WASHINGTON — The U.S. Air Force’s rollout of its new B-21 Raider stealth bomber in December was just one piece of the puzzle in creating a future two-bomber fleet. The biggest changes are yet to come.
Rolls-Royce and Boeing are working on a major upgrade to the service’s fleet of 76 Cold War-era B-52 Stratofortresses that will give them a new slate of F130 engines and keep them flying into the 2050s, alongside at least 100 B-21s.
And at some point in the 2030s, when the combined Raider-Stratofortress bomber fleet is ready, the Air Force will finish retiring the remaining B-1 Lancers — originally made by Rockwell International, which is now part of Boeing — and its Northrop Grumman-made B-2 Spirits.
In charge of steering the majority of that effort is Brig. Gen. William Rogers, the program executive officer for the Bombers Directorate at the Air Force Life Cycle Management Center on Wright-Patterson Air Force Base in Ohio.
Development of Northrop Grumman’s B-21 is handled by the Air Force’s Rapid Capabilities Office, but managing the entire life cycle of the rest of the bomber fleet falls under Rogers’ purview.
That includes organizing how the Boeing-made B-52 will obtain its new engines under the $2.6 billion Commercial Engine Replacement Program; continuing and perfecting the development of the engines; figuring out where the work will be done when the engines are ready; and working with Air Force Global Strike Command to eliminate capability gaps as engines are swapped out.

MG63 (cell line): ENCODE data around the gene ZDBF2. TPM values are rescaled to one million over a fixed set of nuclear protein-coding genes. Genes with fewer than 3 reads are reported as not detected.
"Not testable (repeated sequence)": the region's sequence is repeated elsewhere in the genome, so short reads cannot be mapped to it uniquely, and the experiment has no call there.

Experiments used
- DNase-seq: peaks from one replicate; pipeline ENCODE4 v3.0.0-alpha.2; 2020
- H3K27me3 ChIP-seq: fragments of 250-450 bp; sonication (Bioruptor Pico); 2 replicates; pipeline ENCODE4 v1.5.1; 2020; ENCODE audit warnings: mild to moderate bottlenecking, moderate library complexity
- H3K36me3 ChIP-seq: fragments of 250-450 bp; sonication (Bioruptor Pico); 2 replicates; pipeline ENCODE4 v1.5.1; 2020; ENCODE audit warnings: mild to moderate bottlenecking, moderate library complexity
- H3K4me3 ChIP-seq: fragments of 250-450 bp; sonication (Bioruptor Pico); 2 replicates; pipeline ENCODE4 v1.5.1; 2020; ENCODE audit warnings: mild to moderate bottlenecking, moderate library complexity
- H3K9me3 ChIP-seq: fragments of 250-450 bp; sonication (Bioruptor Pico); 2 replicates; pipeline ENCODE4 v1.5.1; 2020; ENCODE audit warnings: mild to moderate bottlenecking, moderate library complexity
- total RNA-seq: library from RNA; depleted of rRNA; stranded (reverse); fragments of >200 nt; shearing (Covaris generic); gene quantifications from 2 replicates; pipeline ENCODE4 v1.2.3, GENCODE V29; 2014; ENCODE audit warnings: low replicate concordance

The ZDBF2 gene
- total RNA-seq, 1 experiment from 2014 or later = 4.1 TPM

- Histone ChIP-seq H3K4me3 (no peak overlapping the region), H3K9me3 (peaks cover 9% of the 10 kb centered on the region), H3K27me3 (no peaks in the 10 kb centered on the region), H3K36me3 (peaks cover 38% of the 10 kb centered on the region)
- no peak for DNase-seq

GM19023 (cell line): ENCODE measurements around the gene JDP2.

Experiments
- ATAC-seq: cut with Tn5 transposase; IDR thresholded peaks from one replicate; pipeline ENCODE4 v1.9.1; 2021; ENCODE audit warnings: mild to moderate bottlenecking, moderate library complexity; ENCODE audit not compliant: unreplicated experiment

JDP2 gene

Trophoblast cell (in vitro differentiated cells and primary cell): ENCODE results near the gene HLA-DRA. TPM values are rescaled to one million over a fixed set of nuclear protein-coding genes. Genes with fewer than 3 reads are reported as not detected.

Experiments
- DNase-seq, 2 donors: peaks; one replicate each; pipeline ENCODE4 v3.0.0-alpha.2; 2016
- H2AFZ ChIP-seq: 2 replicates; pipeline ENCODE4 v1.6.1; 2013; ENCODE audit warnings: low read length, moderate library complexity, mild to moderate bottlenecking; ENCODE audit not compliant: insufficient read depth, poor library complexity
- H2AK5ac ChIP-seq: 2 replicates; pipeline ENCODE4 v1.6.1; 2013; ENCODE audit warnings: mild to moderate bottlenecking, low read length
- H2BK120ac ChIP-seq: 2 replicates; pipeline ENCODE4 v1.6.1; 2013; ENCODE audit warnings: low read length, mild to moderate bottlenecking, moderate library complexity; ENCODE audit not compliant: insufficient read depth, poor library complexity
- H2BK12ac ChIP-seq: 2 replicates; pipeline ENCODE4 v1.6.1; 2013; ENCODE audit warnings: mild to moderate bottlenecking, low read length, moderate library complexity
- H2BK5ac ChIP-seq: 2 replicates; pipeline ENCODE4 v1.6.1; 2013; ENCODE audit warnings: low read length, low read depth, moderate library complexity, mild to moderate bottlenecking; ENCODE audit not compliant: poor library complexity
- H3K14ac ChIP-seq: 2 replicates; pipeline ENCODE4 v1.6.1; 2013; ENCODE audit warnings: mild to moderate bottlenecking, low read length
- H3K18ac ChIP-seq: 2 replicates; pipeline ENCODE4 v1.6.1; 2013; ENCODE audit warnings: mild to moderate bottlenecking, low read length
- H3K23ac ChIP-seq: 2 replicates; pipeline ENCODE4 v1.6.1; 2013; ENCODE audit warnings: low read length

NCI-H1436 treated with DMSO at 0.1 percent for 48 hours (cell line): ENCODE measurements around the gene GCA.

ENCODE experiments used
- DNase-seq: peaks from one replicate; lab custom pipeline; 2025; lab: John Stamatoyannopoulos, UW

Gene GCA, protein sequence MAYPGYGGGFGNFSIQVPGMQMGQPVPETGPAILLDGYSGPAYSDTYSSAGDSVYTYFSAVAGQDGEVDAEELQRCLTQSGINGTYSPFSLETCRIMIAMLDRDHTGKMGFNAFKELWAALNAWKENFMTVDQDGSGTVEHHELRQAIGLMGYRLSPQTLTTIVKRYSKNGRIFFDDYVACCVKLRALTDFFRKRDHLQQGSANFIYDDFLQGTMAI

The Commercial Engine Replacement Program recently finished its preliminary design review, Rogers said, and he hopes it will get through the Milestone B review — which will mark the completion of its technology maturation phase and begin the engineering and manufacturing development phase — no later than the fourth quarter of fiscal 2023.
Rogers’ office is working with other parts of the Air Force to prepare to retire the B-1 and B-2 fleets, and make sure those airplanes — and their highly sensitive technology — are responsibly handled, whether by destroying them, recycling them or sending them to the boneyard.
But keeping the B-52 fleet flying until they’re nearly a century old isn’t easy. And with their current TF33 engines, made by Pratt & Whitney and dating back to the early 1960s, expected to reach the end of their life spans by the close of the 2020s, there’s a lot riding on this process.
Rogers spoke with Meida on Dec. 9. This interview was edited for length and clarity.
Does the Air Force still plan to install new engines on B-52 as part of the bombers’ regularly scheduled depot maintenance?
We’re still refining the acquisition strategy, but that is a very likely course of action. Part of this is also working with the depot [at Tinker Air Force Base in Oklahoma] to make sure they have the bandwidth to do it.
Because with B-52, there’s a radar modernization program, there’s the re-engining, there are many other modifications and upgrades that we’re doing, and we’re trying to make sure everything aligns. Our preferred choice is to go through the depot, but we also have other fallback plans, like ordering contractor installation if the depot doesn’t have the bandwidth.
We’re not just looking at giving it to Boeing [if Tinker doesn’t have the capacity]. We’ll look at a variety of options. That’s something we’re working as part of our acquisition strategy. We would like to have a solid feeling [on the plan] by the end of FY23.
What goes into making that decision?
It’s projecting our normal planned depot maintenance, or PDM, and working with the Air Force Sustainment Center to figure out whether we have the space.
Could we add a line to do our modernization efforts? What does that look like? How long will it take to establish? How much will it cost? Do they have the workforce to execute it?
I’m not sure we’ve actually decided that we’ll do it as part of the PDM line versus having a separate line, but that’s something we’re trying to figure out now.